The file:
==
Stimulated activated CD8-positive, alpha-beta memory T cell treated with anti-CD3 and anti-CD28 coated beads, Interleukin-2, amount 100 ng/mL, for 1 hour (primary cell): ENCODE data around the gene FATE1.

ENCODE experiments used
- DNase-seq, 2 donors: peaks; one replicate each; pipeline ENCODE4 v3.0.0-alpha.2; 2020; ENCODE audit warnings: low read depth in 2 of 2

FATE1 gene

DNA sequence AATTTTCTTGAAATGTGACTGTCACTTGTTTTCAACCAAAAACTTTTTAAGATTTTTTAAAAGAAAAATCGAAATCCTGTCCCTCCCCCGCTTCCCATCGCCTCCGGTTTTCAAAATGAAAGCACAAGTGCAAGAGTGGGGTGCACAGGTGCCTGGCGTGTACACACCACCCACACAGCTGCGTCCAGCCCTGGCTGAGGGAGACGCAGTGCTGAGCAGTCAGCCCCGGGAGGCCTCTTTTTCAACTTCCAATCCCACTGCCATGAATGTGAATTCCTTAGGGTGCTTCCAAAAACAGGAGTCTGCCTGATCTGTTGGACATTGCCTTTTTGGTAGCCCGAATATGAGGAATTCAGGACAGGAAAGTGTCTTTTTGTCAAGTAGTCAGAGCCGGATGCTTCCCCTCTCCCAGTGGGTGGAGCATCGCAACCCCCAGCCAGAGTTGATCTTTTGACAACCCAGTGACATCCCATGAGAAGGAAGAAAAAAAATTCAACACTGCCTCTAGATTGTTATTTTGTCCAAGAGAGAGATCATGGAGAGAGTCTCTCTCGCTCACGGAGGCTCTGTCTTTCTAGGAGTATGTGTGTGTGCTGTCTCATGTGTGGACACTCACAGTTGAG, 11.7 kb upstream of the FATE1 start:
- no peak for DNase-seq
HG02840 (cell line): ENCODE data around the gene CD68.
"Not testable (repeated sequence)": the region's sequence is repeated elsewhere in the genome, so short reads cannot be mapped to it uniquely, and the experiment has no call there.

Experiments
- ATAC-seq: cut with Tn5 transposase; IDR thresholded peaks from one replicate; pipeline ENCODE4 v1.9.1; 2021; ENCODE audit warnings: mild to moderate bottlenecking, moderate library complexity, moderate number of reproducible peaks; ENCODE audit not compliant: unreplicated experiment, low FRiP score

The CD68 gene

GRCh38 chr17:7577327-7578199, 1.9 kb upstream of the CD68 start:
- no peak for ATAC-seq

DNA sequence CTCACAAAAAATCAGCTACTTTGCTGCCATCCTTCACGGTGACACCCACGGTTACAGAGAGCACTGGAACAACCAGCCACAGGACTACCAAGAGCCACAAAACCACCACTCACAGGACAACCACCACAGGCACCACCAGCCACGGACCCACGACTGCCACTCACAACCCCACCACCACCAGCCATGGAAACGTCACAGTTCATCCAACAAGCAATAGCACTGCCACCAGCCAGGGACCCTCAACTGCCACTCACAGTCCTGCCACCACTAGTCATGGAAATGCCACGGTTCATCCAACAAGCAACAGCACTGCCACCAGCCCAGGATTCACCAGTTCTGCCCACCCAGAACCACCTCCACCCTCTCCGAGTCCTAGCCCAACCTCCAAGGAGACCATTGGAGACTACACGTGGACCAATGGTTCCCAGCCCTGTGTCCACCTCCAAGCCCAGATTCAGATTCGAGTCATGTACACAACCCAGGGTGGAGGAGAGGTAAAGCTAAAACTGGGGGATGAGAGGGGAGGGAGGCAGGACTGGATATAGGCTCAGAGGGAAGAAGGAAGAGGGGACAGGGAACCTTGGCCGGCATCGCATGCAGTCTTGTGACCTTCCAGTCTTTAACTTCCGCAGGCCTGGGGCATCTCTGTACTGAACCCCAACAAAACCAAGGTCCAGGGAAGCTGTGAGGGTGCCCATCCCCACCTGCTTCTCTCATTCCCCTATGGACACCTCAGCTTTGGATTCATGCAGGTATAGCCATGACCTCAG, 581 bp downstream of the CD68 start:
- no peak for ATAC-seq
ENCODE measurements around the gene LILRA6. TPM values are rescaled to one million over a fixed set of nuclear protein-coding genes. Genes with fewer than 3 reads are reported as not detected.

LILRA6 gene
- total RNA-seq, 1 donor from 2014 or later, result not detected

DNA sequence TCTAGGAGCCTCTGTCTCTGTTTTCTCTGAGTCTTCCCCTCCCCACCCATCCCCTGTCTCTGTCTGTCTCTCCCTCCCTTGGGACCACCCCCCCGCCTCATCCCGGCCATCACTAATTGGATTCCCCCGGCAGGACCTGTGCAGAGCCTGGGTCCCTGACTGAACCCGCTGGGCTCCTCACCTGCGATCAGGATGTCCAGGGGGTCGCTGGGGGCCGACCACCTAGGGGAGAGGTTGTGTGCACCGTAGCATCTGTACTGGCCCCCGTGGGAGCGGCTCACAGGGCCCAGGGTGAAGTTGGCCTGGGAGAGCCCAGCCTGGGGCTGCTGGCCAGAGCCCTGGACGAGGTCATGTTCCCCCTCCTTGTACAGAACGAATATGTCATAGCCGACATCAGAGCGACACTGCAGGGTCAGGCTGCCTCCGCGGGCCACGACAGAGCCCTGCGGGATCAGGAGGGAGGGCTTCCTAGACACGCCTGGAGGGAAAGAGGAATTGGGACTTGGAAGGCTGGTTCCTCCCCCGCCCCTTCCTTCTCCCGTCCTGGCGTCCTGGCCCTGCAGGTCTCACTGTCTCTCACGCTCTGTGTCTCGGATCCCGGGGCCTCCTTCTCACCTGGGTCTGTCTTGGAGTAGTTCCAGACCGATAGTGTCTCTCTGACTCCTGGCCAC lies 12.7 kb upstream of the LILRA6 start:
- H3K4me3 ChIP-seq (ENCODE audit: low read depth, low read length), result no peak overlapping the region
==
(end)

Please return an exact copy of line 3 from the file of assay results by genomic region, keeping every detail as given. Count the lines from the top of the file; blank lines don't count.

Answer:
- DNase-seq, 2 donors: peaks; one replicate each; pipeline ENCODE4 v3.0.0-alpha.2; 2020; ENCODE audit warnings: low read depth in 2 of 2